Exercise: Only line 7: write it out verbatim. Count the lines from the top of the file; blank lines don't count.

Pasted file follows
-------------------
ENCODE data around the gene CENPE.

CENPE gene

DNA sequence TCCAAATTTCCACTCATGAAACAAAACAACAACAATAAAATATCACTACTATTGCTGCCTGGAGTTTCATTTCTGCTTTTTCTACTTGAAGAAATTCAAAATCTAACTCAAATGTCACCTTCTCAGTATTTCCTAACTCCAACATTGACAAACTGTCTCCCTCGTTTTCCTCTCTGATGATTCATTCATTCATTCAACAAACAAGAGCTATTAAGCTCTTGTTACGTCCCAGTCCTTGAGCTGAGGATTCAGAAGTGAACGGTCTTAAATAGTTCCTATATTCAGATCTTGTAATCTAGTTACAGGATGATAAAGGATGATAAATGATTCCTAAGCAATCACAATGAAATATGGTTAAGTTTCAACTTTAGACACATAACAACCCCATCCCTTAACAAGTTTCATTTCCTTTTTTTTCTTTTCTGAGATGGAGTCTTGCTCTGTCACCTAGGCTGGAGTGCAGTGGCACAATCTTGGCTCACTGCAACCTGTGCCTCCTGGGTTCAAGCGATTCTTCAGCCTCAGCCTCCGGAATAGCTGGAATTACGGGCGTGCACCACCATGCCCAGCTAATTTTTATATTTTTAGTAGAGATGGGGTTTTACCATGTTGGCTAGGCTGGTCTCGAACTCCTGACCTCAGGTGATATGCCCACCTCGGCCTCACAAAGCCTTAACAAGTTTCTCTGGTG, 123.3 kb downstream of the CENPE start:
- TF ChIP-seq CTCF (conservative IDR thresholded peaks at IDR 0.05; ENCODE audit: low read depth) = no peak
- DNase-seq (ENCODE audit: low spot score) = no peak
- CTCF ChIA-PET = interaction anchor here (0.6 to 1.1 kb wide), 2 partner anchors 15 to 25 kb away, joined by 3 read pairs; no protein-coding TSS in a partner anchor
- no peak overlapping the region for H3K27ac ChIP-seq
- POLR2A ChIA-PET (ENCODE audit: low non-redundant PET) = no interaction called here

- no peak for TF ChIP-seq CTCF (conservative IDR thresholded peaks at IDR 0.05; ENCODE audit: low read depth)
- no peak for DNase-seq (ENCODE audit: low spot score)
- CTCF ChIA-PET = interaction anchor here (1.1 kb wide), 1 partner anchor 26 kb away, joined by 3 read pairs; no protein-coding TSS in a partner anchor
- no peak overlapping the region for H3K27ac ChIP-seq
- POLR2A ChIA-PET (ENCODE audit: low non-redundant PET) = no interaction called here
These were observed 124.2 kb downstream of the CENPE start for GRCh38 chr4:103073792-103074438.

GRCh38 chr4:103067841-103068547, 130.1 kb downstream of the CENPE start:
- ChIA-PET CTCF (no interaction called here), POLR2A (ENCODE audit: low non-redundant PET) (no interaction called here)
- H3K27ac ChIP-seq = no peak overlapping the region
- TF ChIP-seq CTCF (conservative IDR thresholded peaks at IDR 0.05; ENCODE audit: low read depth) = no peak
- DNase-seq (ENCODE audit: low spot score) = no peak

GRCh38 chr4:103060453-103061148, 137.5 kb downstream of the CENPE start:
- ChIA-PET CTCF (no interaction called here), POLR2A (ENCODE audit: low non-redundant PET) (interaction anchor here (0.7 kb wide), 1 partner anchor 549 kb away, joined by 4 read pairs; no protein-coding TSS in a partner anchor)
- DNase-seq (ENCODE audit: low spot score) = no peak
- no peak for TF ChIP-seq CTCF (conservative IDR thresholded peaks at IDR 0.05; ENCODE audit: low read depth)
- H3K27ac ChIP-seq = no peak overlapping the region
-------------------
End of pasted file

- no peak overlapping the region for H3K27ac ChIP-seq